A couple days ago I blogged about finally getting a chance to see a White Admiral up close. Well, yesterday here at home I had a chance to observe a Red-spotted Purple.
The tie you might ask? They're considered the same species (Limenitis arthemis). Yep. They look completely different but you have to delve deep into their teeny-tiny mitochondrial DNA to find any genetic variation.
Because they do hybridize, there are considered a polytypic species with two subspecies: the Red-spotted Purple (Limenitis arthemis astyanax), found throughout most of the United States (I love the reddish tips on the antennae!):
and the White Admiral (Limenitis arthemis arthemis), found in the northern United States and Canada:
Some references list a third form, the Western White Admiral, found west of the Rockies, that looks the same as the White Admiral, but with the addition of red spots on the hindwings. My purely unscientific mind says to listen to the various scientific sources and stick with two distinct subspecies with hybrids occurring between the two. Dan Tallman's blog has a nice photo of such an intergrade.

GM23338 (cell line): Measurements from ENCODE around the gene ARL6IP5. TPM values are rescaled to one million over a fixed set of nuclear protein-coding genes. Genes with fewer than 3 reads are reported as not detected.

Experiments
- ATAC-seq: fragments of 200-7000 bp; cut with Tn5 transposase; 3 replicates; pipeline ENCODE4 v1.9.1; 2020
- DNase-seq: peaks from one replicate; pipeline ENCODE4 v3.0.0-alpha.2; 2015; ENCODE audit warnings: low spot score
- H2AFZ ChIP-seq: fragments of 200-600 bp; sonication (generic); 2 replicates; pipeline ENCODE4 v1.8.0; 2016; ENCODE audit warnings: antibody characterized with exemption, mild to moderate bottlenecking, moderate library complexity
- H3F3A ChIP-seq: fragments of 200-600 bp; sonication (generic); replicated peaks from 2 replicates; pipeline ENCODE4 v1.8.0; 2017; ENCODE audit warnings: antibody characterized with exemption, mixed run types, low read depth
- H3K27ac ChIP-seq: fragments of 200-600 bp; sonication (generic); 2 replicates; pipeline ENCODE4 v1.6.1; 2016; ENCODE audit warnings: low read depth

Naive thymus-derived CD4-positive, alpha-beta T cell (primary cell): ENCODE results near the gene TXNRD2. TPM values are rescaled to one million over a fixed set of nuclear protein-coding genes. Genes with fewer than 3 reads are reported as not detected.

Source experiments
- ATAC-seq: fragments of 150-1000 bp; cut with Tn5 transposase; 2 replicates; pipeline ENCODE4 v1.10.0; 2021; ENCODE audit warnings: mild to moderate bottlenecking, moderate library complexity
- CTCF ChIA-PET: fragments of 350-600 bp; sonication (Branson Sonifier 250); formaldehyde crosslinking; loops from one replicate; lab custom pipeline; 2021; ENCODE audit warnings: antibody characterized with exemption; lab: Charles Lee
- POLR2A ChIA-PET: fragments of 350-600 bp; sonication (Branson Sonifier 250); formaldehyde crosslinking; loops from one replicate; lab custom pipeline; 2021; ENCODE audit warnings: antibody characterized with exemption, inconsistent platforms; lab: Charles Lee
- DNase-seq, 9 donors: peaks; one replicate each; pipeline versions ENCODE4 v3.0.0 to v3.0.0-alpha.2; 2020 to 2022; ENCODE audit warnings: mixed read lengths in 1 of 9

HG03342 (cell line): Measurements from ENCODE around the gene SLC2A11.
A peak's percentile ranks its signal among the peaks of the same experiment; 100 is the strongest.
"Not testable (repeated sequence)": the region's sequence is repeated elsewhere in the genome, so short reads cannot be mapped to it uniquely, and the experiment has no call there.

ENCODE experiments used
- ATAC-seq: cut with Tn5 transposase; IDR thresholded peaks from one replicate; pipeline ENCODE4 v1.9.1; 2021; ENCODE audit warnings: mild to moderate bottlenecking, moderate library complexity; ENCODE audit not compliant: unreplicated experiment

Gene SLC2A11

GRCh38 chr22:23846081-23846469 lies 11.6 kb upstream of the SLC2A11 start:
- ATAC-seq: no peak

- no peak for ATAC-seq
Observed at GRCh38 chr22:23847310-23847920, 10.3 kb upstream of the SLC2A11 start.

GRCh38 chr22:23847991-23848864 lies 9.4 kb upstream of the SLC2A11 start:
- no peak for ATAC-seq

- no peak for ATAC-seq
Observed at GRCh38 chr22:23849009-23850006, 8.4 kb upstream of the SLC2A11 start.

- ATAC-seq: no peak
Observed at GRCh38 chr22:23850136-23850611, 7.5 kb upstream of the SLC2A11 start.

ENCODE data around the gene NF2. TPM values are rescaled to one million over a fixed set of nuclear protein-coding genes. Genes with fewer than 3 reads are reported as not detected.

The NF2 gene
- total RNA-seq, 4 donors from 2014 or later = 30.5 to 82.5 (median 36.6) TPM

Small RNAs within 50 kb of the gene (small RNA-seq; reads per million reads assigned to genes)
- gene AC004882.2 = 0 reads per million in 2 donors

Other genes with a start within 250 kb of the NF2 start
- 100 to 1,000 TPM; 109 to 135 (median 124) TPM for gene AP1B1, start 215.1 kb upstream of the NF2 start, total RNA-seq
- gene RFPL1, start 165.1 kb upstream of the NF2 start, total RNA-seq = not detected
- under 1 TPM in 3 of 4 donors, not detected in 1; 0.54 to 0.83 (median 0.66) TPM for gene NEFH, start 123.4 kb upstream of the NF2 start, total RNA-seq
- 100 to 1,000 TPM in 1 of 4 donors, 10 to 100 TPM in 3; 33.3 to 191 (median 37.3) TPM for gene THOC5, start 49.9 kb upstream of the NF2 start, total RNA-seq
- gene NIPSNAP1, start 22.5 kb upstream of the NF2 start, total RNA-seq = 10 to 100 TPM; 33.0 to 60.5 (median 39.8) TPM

Of interest, the Red-spotted Purple is a Batesian mimic of the Black Pipevine Swallowtail. It has developed color mimicry to help deter predators (the Black Pipevine Swallowtail is poisonous and birds have learned to avoid it, and anything resembling it).
So cool to see these two back-to-back!